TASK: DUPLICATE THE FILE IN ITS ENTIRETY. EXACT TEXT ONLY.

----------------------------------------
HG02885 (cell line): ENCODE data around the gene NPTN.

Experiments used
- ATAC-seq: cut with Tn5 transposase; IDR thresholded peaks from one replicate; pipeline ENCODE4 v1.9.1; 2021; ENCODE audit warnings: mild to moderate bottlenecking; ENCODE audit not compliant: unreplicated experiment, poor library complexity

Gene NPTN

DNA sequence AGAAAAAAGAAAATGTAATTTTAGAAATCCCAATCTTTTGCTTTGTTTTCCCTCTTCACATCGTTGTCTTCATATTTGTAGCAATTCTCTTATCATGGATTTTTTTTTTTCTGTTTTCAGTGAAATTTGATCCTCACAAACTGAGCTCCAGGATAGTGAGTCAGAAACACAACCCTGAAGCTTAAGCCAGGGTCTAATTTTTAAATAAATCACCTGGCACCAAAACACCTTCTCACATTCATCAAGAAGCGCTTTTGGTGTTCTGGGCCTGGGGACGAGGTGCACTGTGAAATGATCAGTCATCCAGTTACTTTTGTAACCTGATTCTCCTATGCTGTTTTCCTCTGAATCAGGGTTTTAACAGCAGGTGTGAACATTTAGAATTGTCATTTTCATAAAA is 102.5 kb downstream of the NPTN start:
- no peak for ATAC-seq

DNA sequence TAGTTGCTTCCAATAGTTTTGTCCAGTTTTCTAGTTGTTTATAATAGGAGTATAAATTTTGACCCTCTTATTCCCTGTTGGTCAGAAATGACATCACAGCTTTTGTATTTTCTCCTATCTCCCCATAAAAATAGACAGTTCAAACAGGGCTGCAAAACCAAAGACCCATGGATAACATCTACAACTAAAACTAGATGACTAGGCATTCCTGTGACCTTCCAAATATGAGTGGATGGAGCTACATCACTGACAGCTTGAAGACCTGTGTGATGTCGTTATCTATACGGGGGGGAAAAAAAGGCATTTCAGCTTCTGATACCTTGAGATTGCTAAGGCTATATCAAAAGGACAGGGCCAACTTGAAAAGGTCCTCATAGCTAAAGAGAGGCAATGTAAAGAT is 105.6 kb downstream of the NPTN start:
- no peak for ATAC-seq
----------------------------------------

HG02885 (cell line): ENCODE data around the gene NPTN.

Experiments used
- ATAC-seq: cut with Tn5 transposase; IDR thresholded peaks from one replicate; pipeline ENCODE4 v1.9.1; 2021; ENCODE audit warnings: mild to moderate bottlenecking; ENCODE audit not compliant: unreplicated experiment, poor library complexity

Gene NPTN

DNA sequence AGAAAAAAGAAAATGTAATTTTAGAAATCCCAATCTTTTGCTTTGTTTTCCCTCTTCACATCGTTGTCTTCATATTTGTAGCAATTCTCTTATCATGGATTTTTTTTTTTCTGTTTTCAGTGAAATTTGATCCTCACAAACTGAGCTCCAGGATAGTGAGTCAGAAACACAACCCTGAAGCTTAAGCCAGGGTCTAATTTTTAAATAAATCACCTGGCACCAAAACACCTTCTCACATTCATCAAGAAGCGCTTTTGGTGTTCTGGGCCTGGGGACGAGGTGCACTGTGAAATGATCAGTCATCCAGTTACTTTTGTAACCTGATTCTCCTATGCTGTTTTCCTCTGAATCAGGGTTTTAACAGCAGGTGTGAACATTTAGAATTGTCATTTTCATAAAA is 102.5 kb downstream of the NPTN start:
- no peak for ATAC-seq

DNA sequence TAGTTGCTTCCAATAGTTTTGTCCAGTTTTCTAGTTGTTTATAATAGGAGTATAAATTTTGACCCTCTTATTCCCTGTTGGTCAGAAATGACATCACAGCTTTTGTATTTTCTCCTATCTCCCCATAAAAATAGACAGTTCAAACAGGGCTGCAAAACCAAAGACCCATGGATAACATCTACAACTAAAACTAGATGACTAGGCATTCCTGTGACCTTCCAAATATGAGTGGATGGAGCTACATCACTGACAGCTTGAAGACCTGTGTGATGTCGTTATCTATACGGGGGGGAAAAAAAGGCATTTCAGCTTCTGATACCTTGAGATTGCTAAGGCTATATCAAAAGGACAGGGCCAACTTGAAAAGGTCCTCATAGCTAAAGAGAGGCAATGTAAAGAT is 105.6 kb downstream of the NPTN start:
- no peak for ATAC-seq